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In Premiere Pro CS4 Beyond the Basics, Adobe Certified Instructor Chad Perkins explains how to take video editing from simple nuts and bolts to an art form. He shares tips for shooting video in the field to get the most from a subject and get the best footage for a project. He demonstrates how to build a project through the careful use of cutaways, pacing, and suggestive edits. He covers special effects, color correction, and keying and compositing, integrating all these concepts as he builds a music video project from scratch. Exercise files are included with this course.
We're now going to look at Primary Color Correction. It's called primary color correction because it's the process of going through and universally altering all pixels in your image. We have here this still frame from the Zen Chemists music video Time. There are some interesting issues here. One of the big problems that bothers me is that these highlights are blown out. This is one of the problems of video and it's actually a mistake I made while I was shooting. Unfortunately, there are no ways to fix this. This is a dead giveaway that you are using video instead of film.
So it's an extra big blemish, in my opinion. It's one of those, once again, that there is really no remedy for once you're in post-production. But we do have some other issues here that I do want to address. The whole image is, on the whole, a little bit too dark. I kind of wanted our main characters here, the rapper guys, in shadow and the guy rapping here, I wanted him to have some highlights, and that worked out all right. Although, again, as I mentioned, highlights are over-bright. But I want these guys to stick out a little bit more, and also, another problem with this is that there's just too much saturation in some areas of this footage.
Also, I don't like the color tint. It doesn't really speak to the vibe of what they're getting at. It's soft and beautiful. It's blue. It's green. It's full of life. It's not kind of tougher and edgier like a rap video should be. Now all that explanation may seem superfluous for what we're getting out here in primary and secondary color correction, but really that is the core of what you should be thinking. It shouldn't be about how can I make this footage look cooler or what can I do to make this look kind of current and modern. You should be looking at the emotional needs of the piece, and then having the colors speak to those needs, so you know what you're trying to do.
You're not just going for some cool effect. You're actually trying to make something artistic. You're having the colors reflect what is going on inside of the piece itself. So the first thing I want to do is play with the luminance, the brightness values, and there are many ways to do different things in Premiere. I'm just going to show you a couple here. I'm going to use RGB Curves. I'm just going to put that on my footage here. You could just as well use Luma Curves, and actually we're not going to touch the Color Curves here, but I'm a bigger fan of RGB Curves.
We're going to be using the Master Curve here. Curves is one of those things you'll find in After Effects. You will find in Photoshop as well as other applications, and it can be a little daunting and intimidating. Basically, here's the way this works. The left side of the curve represents the shadows of the image and the right side represents the highlights. Now this isn't like a graph like a histogram. We're not getting a live feedback on what's going on. It's always a diagonal line when you first apply the effect, but it's relative in so much that as we want to, let's say, bring up shadows, I can grab the left-hand side which represents shadows.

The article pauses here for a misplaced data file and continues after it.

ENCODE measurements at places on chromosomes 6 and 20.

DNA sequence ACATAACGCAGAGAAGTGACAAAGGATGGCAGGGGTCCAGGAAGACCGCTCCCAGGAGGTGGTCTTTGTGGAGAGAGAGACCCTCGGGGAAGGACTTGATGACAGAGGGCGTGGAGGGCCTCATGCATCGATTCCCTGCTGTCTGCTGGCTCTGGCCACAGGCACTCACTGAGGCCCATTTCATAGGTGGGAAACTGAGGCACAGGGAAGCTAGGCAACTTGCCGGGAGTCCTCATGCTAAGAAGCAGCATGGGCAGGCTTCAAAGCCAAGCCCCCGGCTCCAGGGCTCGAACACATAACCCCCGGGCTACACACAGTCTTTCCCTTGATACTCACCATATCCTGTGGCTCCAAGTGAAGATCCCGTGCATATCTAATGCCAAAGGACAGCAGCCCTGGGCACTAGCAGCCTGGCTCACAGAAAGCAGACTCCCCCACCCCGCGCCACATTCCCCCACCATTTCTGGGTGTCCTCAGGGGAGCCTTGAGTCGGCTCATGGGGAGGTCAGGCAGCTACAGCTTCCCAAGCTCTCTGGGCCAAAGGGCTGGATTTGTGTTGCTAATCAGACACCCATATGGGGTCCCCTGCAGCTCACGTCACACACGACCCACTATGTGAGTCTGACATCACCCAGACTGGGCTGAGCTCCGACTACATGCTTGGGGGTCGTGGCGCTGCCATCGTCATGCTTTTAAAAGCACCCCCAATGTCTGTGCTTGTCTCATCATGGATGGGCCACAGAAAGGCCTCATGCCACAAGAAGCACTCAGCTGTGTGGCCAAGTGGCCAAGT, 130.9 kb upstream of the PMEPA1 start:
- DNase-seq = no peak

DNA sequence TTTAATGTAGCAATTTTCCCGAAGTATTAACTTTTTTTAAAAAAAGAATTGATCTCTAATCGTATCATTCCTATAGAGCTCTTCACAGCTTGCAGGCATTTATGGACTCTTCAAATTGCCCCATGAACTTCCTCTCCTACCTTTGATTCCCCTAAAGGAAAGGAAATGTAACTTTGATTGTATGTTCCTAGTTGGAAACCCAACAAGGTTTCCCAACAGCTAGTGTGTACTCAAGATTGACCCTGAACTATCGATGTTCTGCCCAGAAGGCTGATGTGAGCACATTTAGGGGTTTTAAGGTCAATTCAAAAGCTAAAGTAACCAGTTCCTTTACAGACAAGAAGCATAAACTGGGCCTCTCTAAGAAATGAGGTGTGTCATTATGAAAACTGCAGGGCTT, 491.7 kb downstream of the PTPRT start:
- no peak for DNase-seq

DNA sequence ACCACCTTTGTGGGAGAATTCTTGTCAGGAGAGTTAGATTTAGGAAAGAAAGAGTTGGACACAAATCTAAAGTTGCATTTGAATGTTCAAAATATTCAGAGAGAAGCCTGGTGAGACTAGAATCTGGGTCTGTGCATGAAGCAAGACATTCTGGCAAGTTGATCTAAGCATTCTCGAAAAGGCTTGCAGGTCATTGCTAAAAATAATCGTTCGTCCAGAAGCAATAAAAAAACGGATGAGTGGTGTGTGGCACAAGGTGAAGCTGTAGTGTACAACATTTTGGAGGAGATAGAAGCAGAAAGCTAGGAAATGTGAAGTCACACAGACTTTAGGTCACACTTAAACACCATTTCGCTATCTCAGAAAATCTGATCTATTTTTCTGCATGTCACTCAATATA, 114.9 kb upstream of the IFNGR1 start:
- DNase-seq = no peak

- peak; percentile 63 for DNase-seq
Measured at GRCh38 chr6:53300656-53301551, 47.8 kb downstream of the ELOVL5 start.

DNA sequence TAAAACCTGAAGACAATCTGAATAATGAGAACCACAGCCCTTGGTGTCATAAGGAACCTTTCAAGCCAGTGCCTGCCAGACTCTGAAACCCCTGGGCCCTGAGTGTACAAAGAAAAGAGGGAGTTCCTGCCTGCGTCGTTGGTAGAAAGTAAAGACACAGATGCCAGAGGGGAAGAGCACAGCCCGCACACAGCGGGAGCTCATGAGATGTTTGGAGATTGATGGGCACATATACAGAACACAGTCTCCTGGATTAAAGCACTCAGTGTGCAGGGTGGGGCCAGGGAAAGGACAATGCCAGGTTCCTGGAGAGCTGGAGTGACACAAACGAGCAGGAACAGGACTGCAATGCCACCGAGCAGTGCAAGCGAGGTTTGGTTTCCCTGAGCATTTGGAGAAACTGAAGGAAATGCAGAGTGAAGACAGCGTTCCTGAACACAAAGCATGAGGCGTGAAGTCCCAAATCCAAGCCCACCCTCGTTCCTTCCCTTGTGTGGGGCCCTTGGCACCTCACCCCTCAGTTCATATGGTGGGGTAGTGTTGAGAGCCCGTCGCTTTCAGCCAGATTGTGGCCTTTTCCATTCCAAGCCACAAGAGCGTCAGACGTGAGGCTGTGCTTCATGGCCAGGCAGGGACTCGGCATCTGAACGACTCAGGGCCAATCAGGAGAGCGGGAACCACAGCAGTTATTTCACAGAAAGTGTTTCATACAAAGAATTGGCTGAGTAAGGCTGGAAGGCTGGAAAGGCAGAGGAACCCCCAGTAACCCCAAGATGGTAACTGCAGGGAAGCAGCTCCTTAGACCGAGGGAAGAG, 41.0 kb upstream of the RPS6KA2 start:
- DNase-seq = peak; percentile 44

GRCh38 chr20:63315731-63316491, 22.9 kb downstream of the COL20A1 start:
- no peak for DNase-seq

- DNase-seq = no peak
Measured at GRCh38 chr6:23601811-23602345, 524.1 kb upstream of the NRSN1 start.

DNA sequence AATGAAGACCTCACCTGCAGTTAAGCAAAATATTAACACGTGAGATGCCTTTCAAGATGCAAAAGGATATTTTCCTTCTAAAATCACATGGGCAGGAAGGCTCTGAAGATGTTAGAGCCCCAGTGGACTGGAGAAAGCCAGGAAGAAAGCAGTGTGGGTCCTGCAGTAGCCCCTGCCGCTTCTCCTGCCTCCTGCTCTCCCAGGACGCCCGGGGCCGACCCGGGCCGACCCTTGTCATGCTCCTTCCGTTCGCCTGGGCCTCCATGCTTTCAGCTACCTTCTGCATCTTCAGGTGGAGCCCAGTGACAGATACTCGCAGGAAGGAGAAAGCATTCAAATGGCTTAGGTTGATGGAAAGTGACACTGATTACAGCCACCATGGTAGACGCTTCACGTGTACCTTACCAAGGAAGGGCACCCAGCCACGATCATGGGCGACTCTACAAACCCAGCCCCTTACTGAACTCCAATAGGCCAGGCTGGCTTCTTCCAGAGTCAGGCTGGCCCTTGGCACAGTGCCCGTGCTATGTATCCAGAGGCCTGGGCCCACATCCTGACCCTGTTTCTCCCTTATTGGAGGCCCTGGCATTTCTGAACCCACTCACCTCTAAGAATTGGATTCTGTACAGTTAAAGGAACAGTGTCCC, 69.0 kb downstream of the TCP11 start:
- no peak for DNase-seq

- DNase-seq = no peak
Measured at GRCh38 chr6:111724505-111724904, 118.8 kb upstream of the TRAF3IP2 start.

If I drag it up, I'm going to be brightening the shadows, and if I drag it down, I'm going to be darkening the shadows. The same thing with highlights on the right-hand side. If I want to brighten highlights, move this up, darken highlights, move it down. Same thing with midtones, in the middle. The cool thing about the curves that we don't get with a Levels effect is that we have control over all of the degrees of luminance. So maybe this is a little bit too dark. You want to adjust shadows that are a little bit brighter than that. Then you can just move this point a little bit higher and adjust those points, instead. I'm just going to go ahead and reset that effect.
Across from the name of the effect, you will see this little circle arrow here. So I'm just going to click this to reset it. One of the most common adjustments that you'll see with the Curves effect is to click on the right side of the curve and drag up to brighten the shadows and go to the left side of the curve and drag left to darken the shadows. This is typically called an S curve, because it kind of vaguely is reminiscent of the letter S, and it's supposed to increase contrast. That's great for a lot of images, but with this one, we already have too much in the way of darkness and we have too much in the way of highlights.
So this is not what we want. Again, go in to reset the effect. What I really want to do here is take up the Shadow value. So I'm going to go over to the left- hand side of my curve and drag that up just a little bit to get a little bit more detail. Now because this was taken in kind of a low light situation, it's a very grainy footage. So if I start brightening this too much, you just start to see a lot of that noise and we definitely don't want to call attention to that. So I'll want to take this down to somewhere around there, so it's a little bit brighter and not overdone.
So let's see the before and the after. Good! I like that. It's subtle, but it does the trick. Now another part of primary color correction is setting the color tone of the piece. So for that, oftentimes a lot of people will use the Fast Color Corrector effect. So I'm going to apply the Fast Color Corrector effect and show you why you might not want to do that. The Fast Color Collector effect is very fast. It renders very quickly, and it's also very simple and easy to use. Basically, it has this little color wheel in the center and we could just click-and-drag the center to pull all colors toward a given direction.